Residents in Sooke are concerned about the imminent tax hikes to pay for the new sewer system.


powered by FreeFind

Frequently Asked Questions

Councils Agenda for a Sewer System Proposal

Taxes & Costs

State of the Environment

Contact WRATH

Take Action! What you can do!

Calendar of Events & Special Dates

The Referendum

The Alternatives

Letters written and who to write

Contact Council

Published Articles


Sooke 2003 Budget [and Sewers]

Sooke News Mirror, February 19, 2003

It might be a different Sooke council, but sewers still remain a priority, according to the districtís 2003 strategic plan.

Sewers are mentioned in four of the 22 items in the document and one could argue are an unwritten component of two more.

"I think sewers are still our first priority as far as major infrastructure requirements for our community," Mayor Ed Macgregor said in a Tuesday morning interview.

Following last Novemberís municipal election, when Macgregor and four councillors successfully were re-elected, the mayor said he felt the community had endorsed the direction Sooke was heading in regards to sewers. However, newcomers Tom Morino and George OBriain questioned this assessment as they had expressed concerns about the proposed sewer system during their campaigns.

Morino, a lawyer, was in court Tuesday and could not be reached by the News Mirrorís deadlines. But the day after the election he told the News Mirror, "I will be fighting at every opportunity I have within the rules of decorum to put my point forth that sewers are wrong."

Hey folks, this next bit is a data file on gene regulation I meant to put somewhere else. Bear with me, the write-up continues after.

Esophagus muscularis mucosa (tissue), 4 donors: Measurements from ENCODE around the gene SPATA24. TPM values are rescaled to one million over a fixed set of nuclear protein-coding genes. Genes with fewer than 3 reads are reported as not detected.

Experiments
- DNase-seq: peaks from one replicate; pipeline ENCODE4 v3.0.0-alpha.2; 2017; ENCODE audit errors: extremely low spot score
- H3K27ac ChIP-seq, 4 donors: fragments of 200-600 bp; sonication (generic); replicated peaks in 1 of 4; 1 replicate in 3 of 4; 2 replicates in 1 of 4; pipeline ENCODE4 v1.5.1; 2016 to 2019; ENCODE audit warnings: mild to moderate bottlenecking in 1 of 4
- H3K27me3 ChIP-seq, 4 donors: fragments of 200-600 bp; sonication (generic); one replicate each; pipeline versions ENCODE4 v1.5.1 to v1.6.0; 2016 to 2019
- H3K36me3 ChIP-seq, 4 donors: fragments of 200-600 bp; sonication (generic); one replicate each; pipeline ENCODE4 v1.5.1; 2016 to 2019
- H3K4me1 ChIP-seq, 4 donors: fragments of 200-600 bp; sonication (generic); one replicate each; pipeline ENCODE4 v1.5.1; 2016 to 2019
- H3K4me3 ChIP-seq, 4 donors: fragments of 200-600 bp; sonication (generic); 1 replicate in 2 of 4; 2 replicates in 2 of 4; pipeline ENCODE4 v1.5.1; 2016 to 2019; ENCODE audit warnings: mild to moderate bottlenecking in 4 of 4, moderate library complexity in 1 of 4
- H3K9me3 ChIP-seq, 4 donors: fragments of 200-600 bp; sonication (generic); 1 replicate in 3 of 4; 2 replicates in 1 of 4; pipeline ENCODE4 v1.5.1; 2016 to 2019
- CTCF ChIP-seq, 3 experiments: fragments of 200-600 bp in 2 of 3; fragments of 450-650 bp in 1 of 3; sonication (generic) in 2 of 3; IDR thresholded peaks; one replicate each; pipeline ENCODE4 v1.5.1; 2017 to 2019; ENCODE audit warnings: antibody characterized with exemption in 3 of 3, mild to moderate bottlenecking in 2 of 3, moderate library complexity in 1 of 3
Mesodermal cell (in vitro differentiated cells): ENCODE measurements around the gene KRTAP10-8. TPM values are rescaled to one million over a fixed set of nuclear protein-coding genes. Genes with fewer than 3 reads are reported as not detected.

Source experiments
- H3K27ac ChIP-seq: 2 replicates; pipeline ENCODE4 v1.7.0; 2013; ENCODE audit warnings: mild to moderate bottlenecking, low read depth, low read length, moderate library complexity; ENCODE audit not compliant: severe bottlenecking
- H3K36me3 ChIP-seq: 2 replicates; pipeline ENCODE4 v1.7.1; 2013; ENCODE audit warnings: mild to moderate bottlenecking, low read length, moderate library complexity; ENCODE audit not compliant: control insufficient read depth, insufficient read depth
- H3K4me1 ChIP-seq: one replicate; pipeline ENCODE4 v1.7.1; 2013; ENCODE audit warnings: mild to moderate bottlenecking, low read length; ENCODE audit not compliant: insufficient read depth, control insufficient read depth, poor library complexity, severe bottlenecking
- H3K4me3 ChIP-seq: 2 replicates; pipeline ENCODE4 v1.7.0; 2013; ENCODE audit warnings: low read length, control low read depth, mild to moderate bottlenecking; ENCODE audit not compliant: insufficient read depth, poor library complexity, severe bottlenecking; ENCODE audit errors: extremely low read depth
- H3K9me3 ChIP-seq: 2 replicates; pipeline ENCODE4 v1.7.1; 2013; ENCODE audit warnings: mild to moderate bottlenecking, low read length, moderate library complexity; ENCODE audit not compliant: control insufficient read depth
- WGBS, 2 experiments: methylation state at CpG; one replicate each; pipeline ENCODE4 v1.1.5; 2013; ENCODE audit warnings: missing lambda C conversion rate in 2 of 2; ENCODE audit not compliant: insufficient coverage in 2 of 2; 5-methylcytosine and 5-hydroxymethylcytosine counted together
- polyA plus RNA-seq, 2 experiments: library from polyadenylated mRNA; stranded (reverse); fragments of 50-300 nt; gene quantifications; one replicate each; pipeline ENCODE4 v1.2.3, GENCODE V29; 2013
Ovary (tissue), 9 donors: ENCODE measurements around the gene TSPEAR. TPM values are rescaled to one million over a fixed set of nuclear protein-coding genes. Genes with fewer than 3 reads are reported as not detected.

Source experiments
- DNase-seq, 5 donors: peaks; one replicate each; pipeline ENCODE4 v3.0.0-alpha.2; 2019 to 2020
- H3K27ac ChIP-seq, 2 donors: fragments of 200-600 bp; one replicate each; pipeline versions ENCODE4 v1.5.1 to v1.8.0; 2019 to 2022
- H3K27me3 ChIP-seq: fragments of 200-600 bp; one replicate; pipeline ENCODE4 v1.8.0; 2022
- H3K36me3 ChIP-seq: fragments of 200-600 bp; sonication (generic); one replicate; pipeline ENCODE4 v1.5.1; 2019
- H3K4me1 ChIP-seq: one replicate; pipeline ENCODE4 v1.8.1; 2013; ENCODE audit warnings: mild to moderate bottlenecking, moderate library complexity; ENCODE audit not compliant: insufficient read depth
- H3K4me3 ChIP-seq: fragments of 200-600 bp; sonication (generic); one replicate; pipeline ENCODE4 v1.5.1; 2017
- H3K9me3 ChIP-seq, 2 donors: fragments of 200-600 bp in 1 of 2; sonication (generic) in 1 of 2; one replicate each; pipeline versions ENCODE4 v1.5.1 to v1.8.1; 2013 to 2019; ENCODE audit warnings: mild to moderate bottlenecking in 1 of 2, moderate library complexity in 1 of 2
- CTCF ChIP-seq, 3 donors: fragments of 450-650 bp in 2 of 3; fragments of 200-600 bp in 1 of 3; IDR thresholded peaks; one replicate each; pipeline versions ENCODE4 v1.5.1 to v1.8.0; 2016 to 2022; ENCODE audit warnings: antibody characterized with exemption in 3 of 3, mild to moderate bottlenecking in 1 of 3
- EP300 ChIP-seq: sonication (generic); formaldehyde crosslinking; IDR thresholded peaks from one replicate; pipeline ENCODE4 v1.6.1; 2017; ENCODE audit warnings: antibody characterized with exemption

OBriain said he feels the goals that include sewer references in the strategic plan are certainly worthy, even though he is against the idea of an ocean outfall. OBriain feels there is a better way to handle the communityís sewage and feels more debate is needed to come up with a system that is affordable and takes advantage of cutting edge technology.

"I think we can better it and I think we can better the cost of it," OBriain said, alluding to the $17.5 million price tag.

The strategic plan came out of a series of council strategic planning meetings and sets out councilís goal for the next year or so. The plan is one of the first steps of the budgeting process and before the budget is adopted in May council will attempt to fund what it feels are the most important priorities.

The word "sewer" pops up in the following items in the strategic plan: sewers for core area, Liquid Waste Management Plan, multi-level care and assisted living facility and harbour boardwalk, with the idea of doing work on the project in conjunction with the installation of a sewer. An argument could also be made that sewers are part of downtown revitalization and economic development.

"Many things we want to see and the long-term care facility is probably the best example are not going to happen until we get a sewer system," Macgregor said, alluding to how the right site for a care facility that has appropriate soil for a septic system hasnít been found.

But OBriain feels those goals can be accomplished once the Liquid Waste Management Plan helps identify how to deal with sewage for the entire area and not just downtown core and Broomhill that the proposed sewer system is for.

Sooke is still awaiting news regarding its application for a Canada-B.C. Infrastructure program grant. The grant would allow the sharing of the projectís eligible costs between the municipal, provincial and federal governments. There has been some talk of an infrastructure program with just federal and municipal cost sharing, which would provide another option to Sooke, but nothing definite has been announced yet.


Email WRATH

FAQ

Sewer Proposal

Taxes

Environment

Contact WRATH

Action